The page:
Local immigrants speak out about the need for reform, Part II
By Melanie Savage - Staff Writer
Connecticut - posted Thu., Dec. 26, 2013
Windham resident Pablo came from Mexico in 2001. He calls himself a “dreamer,” referring to the DREAM Act, first proposed in 2001. If passed, the most recent version of the DREAM (Development, Relief, and Education for Alien Minors) Act would provide a means for students and other young people who are undocumented and who have graduated high school or obtained a GED to obtain legal status in the U.S. The DREAM Act applies to persons who came to the United States as undocumented immigrant children and who have since grown up here.
“My people are scared to come out of the shadows, and frankly, I’m tired of that,” said Pablo. “As a youngster, I want to see my fellow brothers and sisters happy and not being in fear of the possibility of being deported or persecuted. I am a young man and a dreamer, and I want to be the voice of those who are scared to speak up.”
An estimated 65,000 students who graduate from high school each year would qualify for the DREAM Act’s benefits. But numerous efforts over the years to approve the legislation have failed. While Congress debates issues regarding immigration reform, the Department of Homeland Security has implemented the Deferred Action for Childhood Arrivals (DACA) Program, effective Aug. 15, 2012. The program allows certain young individuals who came to the U.S. as children, without documentation or who have overstayed their valid documentation, an opportunity to request work authorization and to defer their removal from the country for a period of two years. As of July 2013, the program had received more than 537,000 applications, approved more than 400,000 applications and denied more than 5,300.
The DACA Program mirrors many of the requirements first proposed by the DREAM Act of 2001. To be eligible, an applicant must have entered the U.S. before the age of 16 and must have lived here continuously. Program participants must be currently in school, have graduated or obtained a certificate of completion from high school, a GED certificate, or be an honorably discharged veteran of the Coast Guard or Armed Forces of the U.S. Participants cannot have been convicted of a felony, significant misdemeanor or three or more other misdemeanors, and cannot pose any threat to national security or public safety.
Opponents of the DREAM Act claim that the legislation will encourage illegal immigration, and will prevent U.S. citizens from obtaining spots in college programs. But proponents say that the act will contribute to the country’s well-being in a number of ways. By allowing immigrants to apply for temporary (and potentially permanent) legal status if they go to college or serve in the U.S. military, goes the argument, the Act will boost the economy and security of the nation. The Act would expand the recruiting pool of the U.S. military, “to the advantage of military recruiting and readiness,” according to former Secretary of Defense Robert Gates.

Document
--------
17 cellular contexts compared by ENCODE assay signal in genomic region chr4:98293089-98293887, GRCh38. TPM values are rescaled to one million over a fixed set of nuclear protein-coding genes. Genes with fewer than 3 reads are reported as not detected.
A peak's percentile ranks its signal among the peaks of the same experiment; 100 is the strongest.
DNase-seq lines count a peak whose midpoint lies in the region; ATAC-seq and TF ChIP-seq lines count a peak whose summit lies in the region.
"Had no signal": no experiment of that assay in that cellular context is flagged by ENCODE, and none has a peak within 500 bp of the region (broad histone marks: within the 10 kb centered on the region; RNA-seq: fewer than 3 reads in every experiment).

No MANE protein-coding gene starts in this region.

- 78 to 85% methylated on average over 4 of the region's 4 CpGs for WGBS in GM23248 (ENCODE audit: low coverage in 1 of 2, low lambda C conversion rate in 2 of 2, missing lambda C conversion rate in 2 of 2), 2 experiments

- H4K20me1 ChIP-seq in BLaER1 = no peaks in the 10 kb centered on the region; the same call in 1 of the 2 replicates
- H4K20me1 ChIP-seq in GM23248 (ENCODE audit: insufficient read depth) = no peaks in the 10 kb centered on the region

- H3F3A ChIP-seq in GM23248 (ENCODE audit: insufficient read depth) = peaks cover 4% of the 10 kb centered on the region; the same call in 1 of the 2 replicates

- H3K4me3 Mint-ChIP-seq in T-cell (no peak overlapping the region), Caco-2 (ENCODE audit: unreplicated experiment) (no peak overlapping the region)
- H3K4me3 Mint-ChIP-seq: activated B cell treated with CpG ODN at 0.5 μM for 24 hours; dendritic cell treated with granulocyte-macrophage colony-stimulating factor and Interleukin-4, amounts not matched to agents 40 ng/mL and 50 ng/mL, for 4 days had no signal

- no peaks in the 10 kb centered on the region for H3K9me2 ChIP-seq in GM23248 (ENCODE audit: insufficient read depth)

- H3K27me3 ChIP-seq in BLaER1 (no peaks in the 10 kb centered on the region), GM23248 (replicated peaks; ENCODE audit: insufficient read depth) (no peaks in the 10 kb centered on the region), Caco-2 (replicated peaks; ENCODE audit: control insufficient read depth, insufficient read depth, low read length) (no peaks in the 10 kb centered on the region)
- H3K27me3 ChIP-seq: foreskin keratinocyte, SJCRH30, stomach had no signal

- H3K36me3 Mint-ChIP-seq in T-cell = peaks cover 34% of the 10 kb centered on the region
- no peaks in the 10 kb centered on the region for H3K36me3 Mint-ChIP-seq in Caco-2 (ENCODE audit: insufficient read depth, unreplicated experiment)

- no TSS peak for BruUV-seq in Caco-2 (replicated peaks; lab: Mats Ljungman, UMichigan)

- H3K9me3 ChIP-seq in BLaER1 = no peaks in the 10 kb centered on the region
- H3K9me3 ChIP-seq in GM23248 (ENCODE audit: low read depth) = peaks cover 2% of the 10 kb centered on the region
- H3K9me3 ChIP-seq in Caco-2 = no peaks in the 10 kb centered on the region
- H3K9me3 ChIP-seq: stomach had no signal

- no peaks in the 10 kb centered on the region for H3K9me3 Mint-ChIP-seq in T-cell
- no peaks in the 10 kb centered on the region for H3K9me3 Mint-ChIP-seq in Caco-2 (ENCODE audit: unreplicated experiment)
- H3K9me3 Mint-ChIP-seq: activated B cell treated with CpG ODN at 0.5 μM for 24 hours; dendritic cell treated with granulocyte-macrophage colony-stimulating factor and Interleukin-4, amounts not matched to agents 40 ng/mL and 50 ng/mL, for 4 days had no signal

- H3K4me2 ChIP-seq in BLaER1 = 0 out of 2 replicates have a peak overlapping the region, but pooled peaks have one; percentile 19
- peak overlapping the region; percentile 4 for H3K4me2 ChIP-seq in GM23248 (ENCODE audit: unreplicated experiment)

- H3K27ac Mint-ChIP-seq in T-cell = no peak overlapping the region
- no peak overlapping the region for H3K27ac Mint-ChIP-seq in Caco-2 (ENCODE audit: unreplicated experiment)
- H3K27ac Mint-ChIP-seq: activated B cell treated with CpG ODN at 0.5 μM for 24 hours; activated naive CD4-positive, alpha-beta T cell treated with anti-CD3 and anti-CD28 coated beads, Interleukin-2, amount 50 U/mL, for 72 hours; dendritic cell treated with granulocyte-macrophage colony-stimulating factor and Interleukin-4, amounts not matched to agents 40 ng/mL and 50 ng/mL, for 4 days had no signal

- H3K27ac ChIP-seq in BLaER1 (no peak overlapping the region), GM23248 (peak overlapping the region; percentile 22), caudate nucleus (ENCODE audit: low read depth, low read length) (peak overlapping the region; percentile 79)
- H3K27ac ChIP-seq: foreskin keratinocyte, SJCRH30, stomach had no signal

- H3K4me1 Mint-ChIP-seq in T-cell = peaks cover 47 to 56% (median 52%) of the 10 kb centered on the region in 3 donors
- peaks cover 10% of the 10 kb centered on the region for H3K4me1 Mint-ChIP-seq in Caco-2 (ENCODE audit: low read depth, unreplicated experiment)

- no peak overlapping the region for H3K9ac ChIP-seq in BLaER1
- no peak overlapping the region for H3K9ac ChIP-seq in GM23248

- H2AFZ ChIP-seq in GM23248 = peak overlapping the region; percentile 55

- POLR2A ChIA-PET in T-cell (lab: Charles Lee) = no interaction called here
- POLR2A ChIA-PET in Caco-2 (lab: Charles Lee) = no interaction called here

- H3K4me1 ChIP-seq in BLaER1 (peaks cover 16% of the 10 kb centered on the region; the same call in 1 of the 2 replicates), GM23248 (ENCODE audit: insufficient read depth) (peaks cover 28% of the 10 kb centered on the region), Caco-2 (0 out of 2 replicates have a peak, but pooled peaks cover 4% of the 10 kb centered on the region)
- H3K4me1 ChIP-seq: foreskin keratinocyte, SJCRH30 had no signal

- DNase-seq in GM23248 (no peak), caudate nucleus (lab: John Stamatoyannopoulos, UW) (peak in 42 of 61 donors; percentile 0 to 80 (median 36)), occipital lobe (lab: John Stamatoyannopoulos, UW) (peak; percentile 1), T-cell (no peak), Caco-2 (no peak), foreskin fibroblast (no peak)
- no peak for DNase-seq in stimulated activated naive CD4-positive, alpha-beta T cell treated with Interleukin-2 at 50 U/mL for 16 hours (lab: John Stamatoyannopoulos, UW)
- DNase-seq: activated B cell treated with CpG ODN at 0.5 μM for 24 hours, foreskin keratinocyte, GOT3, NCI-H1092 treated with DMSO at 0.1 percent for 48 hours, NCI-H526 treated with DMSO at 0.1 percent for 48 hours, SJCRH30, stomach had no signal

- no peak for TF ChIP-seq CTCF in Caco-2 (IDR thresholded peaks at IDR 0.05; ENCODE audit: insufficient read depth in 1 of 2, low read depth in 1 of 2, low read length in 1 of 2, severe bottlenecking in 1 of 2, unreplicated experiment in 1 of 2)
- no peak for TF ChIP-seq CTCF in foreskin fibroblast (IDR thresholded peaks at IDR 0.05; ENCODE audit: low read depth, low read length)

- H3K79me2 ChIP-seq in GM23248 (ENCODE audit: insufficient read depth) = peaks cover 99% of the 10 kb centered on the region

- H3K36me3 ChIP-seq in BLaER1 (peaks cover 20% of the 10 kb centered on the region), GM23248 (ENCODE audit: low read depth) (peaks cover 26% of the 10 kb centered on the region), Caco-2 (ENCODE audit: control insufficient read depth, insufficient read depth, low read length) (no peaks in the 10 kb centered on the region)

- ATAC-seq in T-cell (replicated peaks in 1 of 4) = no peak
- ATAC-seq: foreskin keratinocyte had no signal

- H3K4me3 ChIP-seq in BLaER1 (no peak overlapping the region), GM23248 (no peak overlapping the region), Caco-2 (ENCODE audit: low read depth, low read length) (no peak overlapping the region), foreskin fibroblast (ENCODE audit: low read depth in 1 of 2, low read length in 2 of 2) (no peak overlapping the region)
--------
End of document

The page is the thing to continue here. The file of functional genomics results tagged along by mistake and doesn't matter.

Proponents also say that the Act would enhance efforts to boost the number of college graduates produced by the U.S. And in 2010, the non-partisan Congressional Budget Office claimed that the DREAM Act would cut the deficit by $1.4 billion and increase government revenues by $2.3 billion over 10 years. The Act would also, according to former Secretary of Homeland Security Janet Napolitano, allow immigration and border experts to focus upon those who pose a serious threat to national security, rather than upon innocent children brought into the country at a young age.
Provisions of the DREAM Act have been incorporated in several different versions of attempts at comprehensive immigration reform. The Comprehensive Immigration Reform Act of 2006 passed through Senate, but went no further. In 2011, another attempt became stuck in committee review. In 2013, the Border, Security, Economic Opportunity, and Immigration Modernization Act (S.744), which incorporated provisions of the DREAM Act of 2013, also fell short of gaining approval. Written by a bipartisan group of eight senators known as the “Gang of Eight,” the bill addresses all aspects of the immigration process from border and enforcement issues to legal immigration reforms.
One of the primary purposes of the bill is to provide a path to Lawful Permanent Residence (a “green card”) for the existing undocumented population via the new Registered Provisional Immigrant (RPI) program. The bill would allocate billions of dollars for militarization of the southern border and restructure the family immigration system. The bill would also create stringent enforcement and deportation measures, and it would ramp up workplace enforcement by mandating that employers use an electronic employment eligibility verification system (E-Verify).
For more regarding recent efforts at comprehensive U.S. immigration reform as well as more feedback from Connecticut residents, see Part III of this article in next week’s edition of the ReminderNews.